Scotland has now joined the legions of countries looking to decriminalise cannabis after a historic motion at the Scottish National Party (SNP) Conference.
The British Government kicked out a petition calling for the legalisation of cannabis last year with 200,000 signatories, saying the drug remains "a significant public health issue."
SNP members, however, voted for a motion to decriminalise the drug for medicinal purposes at the party's national conference in Glasgow. The gathering heard from multiple sclerosis sufferer Laura Brennan-Whitefield who backed the lawful use of cannabis for pain relief, pleading with members to show "compassion and common sense".
I have been living with multiple sclerosis for nine years and the fact that I'm standing here giving this speech means I am one of the lucky ones. It has become very clear to me over these last nine years that many people living with MS have been using cannabis to help with the symptoms of that condition, in fact it's one of the worst kept secrets at the hospital.
All of these people risk a criminal record, unlike in Australia, Chile, Canada, Finland, France, Germany, Romania and some US states.
However, one member of the party, Councillor Audrey Doig, voiced her disapproval.
Nowadays people are looking for quick fixes as far as pain is concerned, and they look for quick fixes when the pain medication doesn't work and they go on to stronger pain killers. I'm afraid this would happen with this particular medication.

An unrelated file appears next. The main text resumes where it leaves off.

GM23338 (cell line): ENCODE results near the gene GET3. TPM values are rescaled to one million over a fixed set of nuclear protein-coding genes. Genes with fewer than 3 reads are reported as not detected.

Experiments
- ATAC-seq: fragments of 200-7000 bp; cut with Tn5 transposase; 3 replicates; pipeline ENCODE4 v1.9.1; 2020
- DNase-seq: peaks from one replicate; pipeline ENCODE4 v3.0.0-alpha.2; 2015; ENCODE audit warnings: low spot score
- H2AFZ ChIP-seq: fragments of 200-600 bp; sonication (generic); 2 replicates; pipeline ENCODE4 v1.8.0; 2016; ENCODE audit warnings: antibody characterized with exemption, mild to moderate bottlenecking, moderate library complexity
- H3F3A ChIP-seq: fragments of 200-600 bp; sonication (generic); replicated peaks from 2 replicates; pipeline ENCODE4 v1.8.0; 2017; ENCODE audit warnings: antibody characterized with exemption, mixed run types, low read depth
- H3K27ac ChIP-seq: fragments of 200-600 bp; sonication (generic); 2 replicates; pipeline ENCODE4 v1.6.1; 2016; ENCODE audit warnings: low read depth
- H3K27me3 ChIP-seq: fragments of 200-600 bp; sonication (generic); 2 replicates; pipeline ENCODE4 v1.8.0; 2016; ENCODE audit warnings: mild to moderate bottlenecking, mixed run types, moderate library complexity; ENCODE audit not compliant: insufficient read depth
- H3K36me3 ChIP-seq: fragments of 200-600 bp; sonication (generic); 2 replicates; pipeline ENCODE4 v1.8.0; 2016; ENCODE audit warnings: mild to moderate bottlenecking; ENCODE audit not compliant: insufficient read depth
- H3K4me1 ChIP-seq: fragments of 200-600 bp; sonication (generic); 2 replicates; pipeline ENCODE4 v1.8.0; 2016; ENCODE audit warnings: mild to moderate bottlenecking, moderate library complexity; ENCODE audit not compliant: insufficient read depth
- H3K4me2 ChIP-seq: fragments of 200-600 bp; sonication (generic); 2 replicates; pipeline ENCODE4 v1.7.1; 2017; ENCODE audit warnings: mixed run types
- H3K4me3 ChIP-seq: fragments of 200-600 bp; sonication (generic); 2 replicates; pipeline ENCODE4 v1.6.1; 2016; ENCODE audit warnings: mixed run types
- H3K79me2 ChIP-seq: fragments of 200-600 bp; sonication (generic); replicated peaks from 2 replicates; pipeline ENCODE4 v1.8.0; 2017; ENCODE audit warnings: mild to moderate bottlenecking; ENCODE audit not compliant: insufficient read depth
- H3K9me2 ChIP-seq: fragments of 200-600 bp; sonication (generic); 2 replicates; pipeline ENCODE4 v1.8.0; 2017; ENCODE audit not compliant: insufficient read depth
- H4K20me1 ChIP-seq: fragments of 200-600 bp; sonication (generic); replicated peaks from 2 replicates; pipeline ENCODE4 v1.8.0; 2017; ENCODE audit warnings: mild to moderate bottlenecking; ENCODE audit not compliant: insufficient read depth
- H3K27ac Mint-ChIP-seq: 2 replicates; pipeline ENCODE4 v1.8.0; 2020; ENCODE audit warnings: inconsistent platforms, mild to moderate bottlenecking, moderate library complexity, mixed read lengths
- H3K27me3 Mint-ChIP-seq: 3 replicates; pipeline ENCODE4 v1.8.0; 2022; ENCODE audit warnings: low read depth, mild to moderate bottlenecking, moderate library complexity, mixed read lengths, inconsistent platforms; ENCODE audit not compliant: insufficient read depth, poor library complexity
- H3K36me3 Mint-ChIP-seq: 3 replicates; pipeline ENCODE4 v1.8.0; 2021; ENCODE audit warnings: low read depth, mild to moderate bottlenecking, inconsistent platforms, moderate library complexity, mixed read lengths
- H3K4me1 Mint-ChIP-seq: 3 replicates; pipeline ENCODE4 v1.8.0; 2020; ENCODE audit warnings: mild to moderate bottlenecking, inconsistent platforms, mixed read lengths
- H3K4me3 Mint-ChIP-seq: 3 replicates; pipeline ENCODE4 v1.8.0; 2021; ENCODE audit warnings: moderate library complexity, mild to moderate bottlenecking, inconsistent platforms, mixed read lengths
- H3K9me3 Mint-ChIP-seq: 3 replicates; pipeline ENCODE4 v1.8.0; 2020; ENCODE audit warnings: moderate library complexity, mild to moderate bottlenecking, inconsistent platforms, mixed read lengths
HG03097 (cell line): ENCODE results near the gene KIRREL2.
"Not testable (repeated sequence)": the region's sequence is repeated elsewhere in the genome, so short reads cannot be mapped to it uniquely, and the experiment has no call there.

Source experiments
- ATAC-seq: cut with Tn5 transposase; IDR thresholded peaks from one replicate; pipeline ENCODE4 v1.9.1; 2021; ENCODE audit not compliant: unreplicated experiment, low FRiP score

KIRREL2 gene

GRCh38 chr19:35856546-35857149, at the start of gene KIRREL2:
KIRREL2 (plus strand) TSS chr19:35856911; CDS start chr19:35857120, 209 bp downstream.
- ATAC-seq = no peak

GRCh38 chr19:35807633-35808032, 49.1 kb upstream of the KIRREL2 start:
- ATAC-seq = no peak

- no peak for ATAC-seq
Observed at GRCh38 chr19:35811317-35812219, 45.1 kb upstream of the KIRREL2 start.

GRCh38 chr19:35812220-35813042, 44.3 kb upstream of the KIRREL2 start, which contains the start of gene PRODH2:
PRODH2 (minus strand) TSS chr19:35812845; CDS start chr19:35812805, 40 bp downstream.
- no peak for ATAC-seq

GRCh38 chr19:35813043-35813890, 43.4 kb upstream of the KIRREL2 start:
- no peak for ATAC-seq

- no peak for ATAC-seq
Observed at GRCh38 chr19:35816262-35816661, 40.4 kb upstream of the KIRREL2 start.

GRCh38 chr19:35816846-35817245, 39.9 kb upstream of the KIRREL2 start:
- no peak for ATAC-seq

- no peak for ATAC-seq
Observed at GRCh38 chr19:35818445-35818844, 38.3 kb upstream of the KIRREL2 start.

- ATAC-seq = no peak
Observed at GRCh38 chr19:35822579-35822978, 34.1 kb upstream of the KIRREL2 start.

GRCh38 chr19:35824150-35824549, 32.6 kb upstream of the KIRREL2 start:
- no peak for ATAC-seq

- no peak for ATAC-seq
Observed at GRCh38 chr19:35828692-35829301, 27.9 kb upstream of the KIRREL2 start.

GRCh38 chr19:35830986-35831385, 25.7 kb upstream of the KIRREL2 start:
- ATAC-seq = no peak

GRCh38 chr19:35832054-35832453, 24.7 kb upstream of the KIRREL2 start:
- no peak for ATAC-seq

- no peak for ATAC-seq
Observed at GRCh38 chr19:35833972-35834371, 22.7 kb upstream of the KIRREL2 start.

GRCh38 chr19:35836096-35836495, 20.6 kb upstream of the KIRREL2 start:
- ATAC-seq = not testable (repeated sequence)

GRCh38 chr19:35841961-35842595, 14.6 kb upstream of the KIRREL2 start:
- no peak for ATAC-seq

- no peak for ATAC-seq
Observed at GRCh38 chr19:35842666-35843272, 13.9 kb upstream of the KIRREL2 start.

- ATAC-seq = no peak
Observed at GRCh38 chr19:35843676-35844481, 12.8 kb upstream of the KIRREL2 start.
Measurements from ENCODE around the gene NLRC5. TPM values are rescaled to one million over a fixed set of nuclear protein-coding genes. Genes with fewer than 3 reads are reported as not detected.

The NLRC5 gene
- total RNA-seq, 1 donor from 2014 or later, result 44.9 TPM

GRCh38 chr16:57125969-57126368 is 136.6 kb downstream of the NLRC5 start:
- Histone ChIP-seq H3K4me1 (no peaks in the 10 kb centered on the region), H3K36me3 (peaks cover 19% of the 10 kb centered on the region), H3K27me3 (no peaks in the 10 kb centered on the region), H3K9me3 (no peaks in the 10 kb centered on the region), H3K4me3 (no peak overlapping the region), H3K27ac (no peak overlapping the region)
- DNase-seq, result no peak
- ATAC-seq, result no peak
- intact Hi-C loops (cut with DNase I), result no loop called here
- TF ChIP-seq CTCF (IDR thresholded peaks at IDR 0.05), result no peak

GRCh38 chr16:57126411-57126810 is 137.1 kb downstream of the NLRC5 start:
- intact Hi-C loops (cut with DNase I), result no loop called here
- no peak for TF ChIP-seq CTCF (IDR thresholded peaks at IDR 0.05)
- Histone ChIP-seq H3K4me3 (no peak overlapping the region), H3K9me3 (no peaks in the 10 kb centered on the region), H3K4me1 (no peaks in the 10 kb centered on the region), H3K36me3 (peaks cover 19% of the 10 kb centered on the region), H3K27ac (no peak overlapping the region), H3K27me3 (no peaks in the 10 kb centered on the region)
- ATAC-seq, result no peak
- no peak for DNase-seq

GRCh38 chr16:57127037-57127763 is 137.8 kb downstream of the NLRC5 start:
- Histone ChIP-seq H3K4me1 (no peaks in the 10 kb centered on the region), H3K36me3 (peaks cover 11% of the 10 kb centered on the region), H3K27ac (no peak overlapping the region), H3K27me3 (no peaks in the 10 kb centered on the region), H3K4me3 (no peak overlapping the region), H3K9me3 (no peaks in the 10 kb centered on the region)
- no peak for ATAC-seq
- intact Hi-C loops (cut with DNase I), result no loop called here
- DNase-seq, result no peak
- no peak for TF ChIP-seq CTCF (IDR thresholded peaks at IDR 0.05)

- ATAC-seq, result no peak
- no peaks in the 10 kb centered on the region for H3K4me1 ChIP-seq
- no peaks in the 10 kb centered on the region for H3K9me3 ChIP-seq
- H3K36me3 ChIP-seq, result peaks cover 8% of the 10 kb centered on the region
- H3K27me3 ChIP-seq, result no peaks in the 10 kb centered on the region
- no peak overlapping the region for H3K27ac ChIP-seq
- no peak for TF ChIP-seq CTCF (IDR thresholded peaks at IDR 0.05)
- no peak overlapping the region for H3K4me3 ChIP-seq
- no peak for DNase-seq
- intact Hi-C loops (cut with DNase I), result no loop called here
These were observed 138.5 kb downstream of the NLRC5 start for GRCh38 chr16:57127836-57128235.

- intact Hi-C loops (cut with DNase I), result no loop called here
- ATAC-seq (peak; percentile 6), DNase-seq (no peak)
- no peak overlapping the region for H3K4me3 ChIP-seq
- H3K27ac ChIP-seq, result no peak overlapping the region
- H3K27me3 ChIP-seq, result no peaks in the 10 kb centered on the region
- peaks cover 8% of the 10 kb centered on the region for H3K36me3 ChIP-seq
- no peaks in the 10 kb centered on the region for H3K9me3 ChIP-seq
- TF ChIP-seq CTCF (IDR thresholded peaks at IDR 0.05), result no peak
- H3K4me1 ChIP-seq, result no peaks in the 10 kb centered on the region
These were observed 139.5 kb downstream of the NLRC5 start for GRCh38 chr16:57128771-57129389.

How do I know this? I had a cousin who died a number of years ago in Canada. He started taking cannabis because he was having pain when he was playing ice hockey and his mates in ice hockey did the same.
Unfortunately my cousin had an addictive personality and when the pain wasn't relieved by taking cannabis he went on to taking stronger drugs.
Her take on things was that there are better alternatives to pain medication, including taking up keep-fit programmes.
The resolution to decriminalise the drug was backed by the vast majority of delegates at the conference.
At present, possession and supply of cannabis in Scotland can lead to a jail term.